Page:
The only downside to such a pleasant experience is the chance that it was a fluke--we would be crestfallen to return and not experience the same high quality service and attention to culinary details.  

No one will tell you that you can't leave with your half drunk bottle de vin

The Rabbit hole:
So supposedly, Eiffel was in Madagascar on another project when he was tapped to consult on the building of the Louvre.  Now the italian wikipedia entry notes that he was in Madagascar in 1899 (but the English one does not) to design an "appontement" which I translated to a "landing stage."  His official website, maintained by his living descendants, notes that the appontement was in Tamatave.  This is in contrast to the hotel website that states he was working on a bridge in the northern part of the country by Nosy Be.  

A few points to note:

  • Gustave died in December 1923.  The construction on the Hotel du Louvre began in 1928.
  • In February 1893, Eiffel was found guilty of the misuse of funds in the failed French project to build the Panama Canal.  He was fined 20,000 ($120,000 today) francs and sentenced to two years in prison but was later acquitted.  
  • After the trial (in 1893) he resigned from the Board of Directors for his company saying that "I have absolutely decided to abstain from any participation in any manufacturing business from now on, and so that no one can be misled and to make it most evident that I intend to remain absolutely uninvolved with the management of the establishments which bear my name, I wish to that my name should disappear from the name of the company."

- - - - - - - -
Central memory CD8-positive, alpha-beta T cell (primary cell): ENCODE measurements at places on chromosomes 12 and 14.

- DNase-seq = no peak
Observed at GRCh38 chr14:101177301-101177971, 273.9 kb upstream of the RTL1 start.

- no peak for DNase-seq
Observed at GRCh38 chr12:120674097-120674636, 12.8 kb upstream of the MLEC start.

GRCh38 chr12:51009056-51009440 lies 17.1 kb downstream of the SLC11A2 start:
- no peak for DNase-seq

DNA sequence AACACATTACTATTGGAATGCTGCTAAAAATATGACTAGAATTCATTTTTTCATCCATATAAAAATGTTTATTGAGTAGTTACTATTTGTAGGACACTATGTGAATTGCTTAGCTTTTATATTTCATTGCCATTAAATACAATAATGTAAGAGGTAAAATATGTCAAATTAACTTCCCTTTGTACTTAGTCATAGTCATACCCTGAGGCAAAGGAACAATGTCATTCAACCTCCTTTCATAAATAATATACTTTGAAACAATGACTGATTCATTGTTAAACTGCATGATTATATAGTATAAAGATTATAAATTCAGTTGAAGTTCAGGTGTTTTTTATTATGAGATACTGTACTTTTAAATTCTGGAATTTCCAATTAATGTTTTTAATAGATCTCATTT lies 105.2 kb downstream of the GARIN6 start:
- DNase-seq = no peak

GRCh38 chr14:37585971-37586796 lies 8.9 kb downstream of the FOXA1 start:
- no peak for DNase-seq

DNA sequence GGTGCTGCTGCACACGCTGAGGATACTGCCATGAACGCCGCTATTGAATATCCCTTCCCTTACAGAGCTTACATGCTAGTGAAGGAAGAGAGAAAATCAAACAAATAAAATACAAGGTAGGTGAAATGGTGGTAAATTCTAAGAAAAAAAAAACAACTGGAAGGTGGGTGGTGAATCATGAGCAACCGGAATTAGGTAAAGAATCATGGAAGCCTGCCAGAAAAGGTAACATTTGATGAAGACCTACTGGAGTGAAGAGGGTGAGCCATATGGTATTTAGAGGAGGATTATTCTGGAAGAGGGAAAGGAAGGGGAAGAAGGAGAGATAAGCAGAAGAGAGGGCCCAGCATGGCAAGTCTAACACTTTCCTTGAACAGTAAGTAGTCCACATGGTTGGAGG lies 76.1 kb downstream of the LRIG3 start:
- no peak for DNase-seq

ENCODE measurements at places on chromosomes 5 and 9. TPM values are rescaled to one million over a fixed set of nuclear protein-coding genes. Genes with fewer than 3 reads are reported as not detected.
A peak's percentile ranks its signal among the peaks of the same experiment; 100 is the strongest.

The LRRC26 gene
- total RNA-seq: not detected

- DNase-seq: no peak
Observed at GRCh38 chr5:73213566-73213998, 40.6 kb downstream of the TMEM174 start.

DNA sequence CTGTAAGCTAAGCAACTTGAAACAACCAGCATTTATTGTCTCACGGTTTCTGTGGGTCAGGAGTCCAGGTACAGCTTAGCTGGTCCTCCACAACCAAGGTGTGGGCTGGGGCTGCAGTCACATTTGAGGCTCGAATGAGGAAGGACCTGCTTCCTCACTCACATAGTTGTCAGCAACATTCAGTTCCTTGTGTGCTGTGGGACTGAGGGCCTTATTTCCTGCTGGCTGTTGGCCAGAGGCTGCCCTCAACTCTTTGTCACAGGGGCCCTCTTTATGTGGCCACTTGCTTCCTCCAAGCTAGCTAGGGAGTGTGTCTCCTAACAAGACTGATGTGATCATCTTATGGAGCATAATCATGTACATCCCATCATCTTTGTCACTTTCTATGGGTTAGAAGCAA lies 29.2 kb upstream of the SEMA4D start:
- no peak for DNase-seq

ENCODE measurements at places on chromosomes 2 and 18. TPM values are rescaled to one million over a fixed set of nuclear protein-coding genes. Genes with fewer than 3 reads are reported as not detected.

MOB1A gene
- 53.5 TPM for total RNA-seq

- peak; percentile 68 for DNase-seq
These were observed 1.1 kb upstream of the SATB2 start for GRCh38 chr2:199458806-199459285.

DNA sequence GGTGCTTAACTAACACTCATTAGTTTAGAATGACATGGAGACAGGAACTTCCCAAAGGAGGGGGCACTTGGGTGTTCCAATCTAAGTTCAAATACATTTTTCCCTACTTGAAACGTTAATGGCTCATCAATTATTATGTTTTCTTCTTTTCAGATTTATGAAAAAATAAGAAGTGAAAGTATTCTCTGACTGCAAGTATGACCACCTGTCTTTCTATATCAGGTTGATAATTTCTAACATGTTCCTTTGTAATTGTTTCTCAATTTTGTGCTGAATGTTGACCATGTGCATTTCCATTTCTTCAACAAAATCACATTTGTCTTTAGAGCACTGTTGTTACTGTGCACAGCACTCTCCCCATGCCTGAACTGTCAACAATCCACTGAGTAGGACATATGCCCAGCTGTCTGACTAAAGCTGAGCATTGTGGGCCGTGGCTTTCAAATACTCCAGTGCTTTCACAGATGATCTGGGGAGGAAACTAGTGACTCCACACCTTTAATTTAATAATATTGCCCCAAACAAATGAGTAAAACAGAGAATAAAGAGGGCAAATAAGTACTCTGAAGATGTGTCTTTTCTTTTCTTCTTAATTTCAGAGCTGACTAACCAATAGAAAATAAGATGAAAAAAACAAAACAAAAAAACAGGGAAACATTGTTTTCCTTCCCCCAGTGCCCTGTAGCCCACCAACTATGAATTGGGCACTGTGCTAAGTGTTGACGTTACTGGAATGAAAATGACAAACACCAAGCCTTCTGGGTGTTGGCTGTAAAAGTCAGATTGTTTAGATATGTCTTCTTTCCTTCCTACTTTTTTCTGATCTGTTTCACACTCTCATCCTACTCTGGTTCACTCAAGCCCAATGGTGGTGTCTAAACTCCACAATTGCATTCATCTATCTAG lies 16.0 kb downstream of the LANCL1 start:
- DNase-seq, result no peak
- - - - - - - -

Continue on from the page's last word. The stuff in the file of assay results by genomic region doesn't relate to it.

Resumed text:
• All this to say, that is is highly unlikely the Eiffel himself was in Madagascar in 1899 or anytime thereafter.  It is much more likely that his former company worked on the Hotel du Louvre fabrication and other projects in Madagascar.  

For instance the 1978 Lonely Planet makes note of a Eiffel-designed chimney at a hotel in Joffreville near Diego Suarez:  Le Domaine de Fontenay (033 11 345 81;; r €120) This luxurious and charming hotel is one of Madagascar’s best. It has eight very chic bungalows with stone floors, huge wood-and-marble bathrooms and fourposter beds. The restaurant in the old farmhouse features a chimney designed by Gustave Eiffel, of the Tower fame. It also has an orchid garden, giant tortoises and a private nature reserve with lemurs, reptiles, birds and great views over Diego’s bay. English is spoken

Again, highly unlikely that Eiffel himself designed this fireplace--rather his company.  

The official Eiffel website does corroborate the work of his company in Madagascar on steel railroads (see page 49 of this document).  

The website also notes that his company--really his former company--constructed bridges near  l’Ambovaroa et le Lohaomby in Madagascar between 1904-1912. 

Finally, I will leave you with a picture of a lovely lighthouse that was "prefabricated by the firm of Gustave Eiffel" in 1909.  Again, my research shows that he was not part of this firm anymore in 1909.  An interesting note is that following his retirement from civil engineering he had a successful second career in meteorology and aerodynamics.  

If anyone has a good biography or film recommendation on Eiffel, please comment below as I am discovering him to be a fascinating individual.  

Lighthouse in Nosy Iranja